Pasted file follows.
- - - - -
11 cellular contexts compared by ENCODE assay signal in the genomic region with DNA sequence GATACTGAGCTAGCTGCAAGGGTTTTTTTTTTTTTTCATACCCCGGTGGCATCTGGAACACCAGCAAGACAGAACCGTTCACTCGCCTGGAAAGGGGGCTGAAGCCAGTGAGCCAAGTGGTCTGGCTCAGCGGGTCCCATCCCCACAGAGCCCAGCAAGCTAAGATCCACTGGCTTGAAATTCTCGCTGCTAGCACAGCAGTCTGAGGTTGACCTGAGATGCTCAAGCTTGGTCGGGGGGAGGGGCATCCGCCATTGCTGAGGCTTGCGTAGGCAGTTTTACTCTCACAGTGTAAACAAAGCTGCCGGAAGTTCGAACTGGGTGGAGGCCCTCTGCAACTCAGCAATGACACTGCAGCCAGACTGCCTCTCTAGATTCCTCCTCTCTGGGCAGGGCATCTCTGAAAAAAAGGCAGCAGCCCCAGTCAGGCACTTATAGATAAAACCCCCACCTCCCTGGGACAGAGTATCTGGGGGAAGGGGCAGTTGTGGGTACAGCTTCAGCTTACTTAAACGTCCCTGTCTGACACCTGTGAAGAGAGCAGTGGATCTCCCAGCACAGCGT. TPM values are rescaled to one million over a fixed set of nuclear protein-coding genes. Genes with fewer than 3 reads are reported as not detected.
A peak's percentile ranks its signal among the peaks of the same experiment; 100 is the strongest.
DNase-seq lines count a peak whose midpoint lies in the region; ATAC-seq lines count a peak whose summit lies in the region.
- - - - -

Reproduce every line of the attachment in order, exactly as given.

11 cellular contexts compared by ENCODE assay signal in the genomic region with DNA sequence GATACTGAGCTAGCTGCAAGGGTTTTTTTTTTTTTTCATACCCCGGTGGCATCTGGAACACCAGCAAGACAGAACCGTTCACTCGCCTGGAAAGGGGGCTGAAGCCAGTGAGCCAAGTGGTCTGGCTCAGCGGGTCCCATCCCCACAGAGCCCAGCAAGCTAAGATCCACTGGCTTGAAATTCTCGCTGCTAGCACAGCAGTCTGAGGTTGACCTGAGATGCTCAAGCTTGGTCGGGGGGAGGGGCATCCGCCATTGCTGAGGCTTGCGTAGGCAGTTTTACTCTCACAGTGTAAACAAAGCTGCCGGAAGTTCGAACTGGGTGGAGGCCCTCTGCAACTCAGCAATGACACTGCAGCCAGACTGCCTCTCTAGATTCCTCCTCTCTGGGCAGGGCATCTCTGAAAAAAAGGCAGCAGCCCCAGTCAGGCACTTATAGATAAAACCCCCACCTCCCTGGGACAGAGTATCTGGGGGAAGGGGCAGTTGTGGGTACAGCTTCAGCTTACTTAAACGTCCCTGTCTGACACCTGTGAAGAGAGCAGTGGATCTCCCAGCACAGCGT. TPM values are rescaled to one million over a fixed set of nuclear protein-coding genes. Genes with fewer than 3 reads are reported as not detected.
A peak's percentile ranks its signal among the peaks of the same experiment; 100 is the strongest.
DNase-seq lines count a peak whose midpoint lies in the region; ATAC-seq lines count a peak whose summit lies in the region.